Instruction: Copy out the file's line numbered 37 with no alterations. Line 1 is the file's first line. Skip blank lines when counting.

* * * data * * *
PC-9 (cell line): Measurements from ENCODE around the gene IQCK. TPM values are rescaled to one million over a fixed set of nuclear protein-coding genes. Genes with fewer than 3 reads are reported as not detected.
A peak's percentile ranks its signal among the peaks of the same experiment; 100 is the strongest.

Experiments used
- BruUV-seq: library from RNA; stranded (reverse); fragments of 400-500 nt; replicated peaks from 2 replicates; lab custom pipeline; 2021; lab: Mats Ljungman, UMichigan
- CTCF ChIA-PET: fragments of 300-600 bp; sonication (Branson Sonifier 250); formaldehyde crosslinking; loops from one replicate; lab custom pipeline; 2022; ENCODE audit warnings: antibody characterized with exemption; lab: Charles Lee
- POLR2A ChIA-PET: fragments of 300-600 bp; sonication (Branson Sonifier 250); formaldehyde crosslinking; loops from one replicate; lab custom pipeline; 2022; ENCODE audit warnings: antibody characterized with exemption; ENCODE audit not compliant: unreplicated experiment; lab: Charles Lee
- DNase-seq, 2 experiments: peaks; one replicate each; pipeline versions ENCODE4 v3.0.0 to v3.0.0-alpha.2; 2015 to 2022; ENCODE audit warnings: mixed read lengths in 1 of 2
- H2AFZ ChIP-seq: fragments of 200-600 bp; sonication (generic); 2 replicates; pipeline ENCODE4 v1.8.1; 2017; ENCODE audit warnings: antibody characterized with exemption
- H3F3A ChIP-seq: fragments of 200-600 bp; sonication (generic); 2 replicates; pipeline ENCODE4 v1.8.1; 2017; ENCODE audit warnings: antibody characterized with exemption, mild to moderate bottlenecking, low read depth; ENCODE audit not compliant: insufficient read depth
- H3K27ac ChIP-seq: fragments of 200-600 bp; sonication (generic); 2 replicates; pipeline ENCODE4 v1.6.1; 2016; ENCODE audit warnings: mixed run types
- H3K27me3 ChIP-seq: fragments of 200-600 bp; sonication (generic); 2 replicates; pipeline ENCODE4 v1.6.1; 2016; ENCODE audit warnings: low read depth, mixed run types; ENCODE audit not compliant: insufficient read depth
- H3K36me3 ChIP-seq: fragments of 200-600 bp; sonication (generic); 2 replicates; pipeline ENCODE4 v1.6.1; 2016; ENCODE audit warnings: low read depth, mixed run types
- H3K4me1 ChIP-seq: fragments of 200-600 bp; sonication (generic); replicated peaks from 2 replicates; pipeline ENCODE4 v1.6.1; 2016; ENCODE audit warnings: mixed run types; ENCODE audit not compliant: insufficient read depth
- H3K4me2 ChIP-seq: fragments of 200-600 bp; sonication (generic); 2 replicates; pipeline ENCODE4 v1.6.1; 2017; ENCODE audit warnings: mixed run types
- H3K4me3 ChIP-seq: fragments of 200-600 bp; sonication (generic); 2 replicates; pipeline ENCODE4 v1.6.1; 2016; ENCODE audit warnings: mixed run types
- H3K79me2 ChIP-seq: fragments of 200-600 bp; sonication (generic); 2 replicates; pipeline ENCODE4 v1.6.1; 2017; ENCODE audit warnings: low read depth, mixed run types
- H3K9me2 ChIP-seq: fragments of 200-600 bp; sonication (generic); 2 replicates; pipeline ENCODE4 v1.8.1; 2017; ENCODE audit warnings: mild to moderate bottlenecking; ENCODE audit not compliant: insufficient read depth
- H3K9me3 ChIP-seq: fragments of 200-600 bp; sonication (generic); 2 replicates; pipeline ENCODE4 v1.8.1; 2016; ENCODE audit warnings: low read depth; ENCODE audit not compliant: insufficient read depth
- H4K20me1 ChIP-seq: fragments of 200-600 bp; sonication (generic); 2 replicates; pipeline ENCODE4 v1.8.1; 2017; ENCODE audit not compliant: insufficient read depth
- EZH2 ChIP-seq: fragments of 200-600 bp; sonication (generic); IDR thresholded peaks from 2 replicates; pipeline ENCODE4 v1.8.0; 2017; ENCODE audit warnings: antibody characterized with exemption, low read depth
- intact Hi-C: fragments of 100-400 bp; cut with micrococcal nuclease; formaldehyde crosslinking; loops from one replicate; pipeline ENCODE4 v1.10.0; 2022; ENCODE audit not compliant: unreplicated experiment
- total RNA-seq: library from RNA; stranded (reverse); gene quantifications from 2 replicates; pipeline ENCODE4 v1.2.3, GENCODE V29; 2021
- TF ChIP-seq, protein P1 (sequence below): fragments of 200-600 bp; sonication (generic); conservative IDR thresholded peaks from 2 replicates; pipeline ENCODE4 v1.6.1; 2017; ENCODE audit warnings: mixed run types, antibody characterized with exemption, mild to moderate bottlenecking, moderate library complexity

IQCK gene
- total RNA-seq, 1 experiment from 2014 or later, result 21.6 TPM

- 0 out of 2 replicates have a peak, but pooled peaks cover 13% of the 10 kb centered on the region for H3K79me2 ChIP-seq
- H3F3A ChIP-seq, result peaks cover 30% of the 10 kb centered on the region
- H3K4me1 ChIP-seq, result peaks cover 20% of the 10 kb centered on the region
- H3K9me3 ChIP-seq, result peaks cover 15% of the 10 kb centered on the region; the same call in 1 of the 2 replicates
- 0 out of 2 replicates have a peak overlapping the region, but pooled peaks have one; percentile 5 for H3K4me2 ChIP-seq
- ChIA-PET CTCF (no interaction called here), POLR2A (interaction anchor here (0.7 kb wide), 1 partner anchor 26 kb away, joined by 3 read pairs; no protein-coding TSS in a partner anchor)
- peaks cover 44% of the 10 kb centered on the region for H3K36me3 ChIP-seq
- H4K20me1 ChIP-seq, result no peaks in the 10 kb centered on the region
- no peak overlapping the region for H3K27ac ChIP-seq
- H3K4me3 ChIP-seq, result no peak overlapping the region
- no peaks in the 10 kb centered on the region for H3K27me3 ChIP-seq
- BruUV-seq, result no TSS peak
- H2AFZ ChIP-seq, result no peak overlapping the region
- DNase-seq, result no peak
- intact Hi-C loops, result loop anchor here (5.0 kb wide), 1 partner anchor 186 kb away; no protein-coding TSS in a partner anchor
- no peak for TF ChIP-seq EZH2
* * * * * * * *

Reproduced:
- BruUV-seq, result no TSS peak